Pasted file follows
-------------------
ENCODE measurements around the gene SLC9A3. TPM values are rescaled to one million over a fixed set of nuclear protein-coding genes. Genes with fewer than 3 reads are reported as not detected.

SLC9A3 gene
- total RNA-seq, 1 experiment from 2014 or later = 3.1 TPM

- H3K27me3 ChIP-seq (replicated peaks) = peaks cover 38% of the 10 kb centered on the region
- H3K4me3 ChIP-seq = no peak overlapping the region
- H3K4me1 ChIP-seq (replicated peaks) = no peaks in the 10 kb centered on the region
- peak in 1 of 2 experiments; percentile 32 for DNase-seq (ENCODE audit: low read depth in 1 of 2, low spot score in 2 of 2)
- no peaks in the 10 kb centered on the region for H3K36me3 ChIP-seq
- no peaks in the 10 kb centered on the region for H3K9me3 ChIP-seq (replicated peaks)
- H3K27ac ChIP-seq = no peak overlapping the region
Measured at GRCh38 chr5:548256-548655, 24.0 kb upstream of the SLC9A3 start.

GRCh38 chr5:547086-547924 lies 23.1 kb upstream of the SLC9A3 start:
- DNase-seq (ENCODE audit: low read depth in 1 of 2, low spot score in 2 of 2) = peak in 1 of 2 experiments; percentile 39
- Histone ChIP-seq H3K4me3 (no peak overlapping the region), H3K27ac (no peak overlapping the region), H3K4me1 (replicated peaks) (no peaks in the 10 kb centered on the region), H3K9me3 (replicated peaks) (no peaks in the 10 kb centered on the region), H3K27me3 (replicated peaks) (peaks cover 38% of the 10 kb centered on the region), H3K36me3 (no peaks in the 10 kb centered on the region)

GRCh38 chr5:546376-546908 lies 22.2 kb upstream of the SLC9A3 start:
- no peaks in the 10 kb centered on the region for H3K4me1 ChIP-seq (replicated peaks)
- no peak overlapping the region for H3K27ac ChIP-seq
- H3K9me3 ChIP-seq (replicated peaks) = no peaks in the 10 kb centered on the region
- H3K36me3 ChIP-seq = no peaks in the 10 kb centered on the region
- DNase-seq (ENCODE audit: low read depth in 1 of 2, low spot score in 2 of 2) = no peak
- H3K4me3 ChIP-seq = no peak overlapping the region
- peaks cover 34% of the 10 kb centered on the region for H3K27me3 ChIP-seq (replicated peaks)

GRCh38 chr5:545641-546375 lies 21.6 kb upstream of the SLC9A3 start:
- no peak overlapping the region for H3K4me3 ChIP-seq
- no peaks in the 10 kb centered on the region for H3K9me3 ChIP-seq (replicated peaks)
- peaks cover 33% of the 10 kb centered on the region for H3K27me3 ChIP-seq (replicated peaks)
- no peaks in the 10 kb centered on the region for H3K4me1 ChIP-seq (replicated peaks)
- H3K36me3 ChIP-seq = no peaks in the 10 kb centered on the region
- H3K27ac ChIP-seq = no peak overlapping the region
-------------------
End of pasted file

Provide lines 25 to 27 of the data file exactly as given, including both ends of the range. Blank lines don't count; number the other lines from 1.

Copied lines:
- no peaks in the 10 kb centered on the region for H3K9me3 ChIP-seq (replicated peaks)
- peaks cover 33% of the 10 kb centered on the region for H3K27me3 ChIP-seq (replicated peaks)
- no peaks in the 10 kb centered on the region for H3K4me1 ChIP-seq (replicated peaks)